by Asim K
In his 1998 journal article from The Future of SQL, Craig S. Mullins describes the future of SQL as bright – and although this seems like an optimistic statement, the truth is that it is the present that Mullins was worried about. Mullins begins by explaining why in the 90s SQL had been so successful saying that it’s an abstract and in-depth language that is used to query and provide structure to data. If you know English, then you’ll be able to grasp onto SQL pretty easily – a lot more easily than COBOL, C, or Python source code – which gives SQL the advantage because users can be more productive in a shorter amount of time. He also explains the natural flexibility of SQL, saying that there is more than one way to do one thing and it could be equally as efficient. The “threat of the present” is that SQL was at the time under threat by XML and that SQL was limited in what it could do vs XML. Same goes for Java. The future, Mullin says, is fuzzy logic in congruence with SQL, saying that applying rough human logic to SQL code would help SQL expand and become even more than it was in the 90s. A few of these examples are given in the article (see: citation). Mullin ends by stating that infrastructure is needed in the IT community and SQL provides that infrastructure like nothing else does.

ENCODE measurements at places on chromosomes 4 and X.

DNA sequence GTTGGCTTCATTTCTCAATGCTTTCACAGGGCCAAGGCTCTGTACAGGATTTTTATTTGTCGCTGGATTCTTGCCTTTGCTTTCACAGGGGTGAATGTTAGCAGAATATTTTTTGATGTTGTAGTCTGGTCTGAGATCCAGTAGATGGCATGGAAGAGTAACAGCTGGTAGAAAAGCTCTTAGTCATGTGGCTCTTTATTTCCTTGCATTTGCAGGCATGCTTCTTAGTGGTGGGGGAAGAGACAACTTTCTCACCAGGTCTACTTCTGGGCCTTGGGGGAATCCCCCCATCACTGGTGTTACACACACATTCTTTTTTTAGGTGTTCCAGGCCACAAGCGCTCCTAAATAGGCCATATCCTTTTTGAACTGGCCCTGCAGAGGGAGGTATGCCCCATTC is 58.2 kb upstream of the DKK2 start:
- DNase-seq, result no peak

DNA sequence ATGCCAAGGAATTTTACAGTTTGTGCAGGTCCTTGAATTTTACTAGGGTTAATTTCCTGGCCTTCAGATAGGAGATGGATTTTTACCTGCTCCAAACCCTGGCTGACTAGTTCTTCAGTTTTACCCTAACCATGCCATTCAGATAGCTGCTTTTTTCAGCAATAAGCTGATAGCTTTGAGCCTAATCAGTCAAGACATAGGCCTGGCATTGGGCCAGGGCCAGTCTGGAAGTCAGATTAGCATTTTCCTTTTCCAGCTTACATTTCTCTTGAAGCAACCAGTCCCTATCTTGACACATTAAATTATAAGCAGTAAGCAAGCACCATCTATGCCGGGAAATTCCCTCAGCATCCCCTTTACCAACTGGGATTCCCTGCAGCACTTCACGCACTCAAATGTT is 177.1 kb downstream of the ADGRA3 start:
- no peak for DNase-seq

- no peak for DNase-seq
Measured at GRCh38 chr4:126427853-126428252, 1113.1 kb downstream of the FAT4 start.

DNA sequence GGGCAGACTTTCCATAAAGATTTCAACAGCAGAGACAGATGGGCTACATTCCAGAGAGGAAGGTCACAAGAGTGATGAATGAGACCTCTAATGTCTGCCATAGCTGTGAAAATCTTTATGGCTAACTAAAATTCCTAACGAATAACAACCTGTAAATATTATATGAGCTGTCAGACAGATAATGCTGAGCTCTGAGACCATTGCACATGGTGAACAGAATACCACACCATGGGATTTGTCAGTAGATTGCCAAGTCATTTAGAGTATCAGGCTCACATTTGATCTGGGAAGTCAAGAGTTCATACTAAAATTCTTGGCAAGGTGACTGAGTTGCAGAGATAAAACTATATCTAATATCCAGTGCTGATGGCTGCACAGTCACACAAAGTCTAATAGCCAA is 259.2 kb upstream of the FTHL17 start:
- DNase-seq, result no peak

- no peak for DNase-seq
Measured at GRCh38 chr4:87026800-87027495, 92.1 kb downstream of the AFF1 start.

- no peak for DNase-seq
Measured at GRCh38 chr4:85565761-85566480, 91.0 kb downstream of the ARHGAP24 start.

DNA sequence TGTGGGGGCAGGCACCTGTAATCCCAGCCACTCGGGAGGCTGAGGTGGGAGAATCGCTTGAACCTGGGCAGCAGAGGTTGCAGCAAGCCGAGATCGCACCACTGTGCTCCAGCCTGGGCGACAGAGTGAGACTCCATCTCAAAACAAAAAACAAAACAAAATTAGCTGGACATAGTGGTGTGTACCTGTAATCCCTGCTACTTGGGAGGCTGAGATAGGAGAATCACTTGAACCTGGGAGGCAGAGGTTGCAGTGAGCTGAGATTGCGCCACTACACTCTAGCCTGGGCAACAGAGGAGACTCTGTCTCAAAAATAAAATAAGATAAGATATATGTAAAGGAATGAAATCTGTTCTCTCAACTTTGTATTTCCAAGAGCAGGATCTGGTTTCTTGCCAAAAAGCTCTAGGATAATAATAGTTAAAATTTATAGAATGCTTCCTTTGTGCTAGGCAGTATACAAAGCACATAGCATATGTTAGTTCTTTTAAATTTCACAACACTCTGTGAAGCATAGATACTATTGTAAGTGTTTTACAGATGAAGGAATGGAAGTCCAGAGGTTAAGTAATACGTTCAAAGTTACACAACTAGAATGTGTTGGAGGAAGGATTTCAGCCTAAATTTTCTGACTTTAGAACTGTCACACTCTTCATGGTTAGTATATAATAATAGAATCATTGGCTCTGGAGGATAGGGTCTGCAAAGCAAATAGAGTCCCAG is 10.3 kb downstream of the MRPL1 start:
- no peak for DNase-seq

As far as this article goes, Craig S. Mullins is nothing short of a prophet in the sense that he was able to correctly suggest about a decade and a half ago what SQL would become: the leading infrastructure of databases and the heart of data inside the IT community. SQL has indeed grown since Mullin published this journal and it will continue to grow (though, not exactly through fuzzy data like Mullin had suggested) but in means that are beyond the limited vision he portrayed in 1998. SQL now has the future of cloud computing, shared data, and a language that is constantly being updated to keep up with the Big Data that is constantly being produced at a constantly faster rate. Only time will tell what cloud computing could lead to.
Mullin CS, (1998). The Future of SQL. Computing News and Review. 8 (1), pp.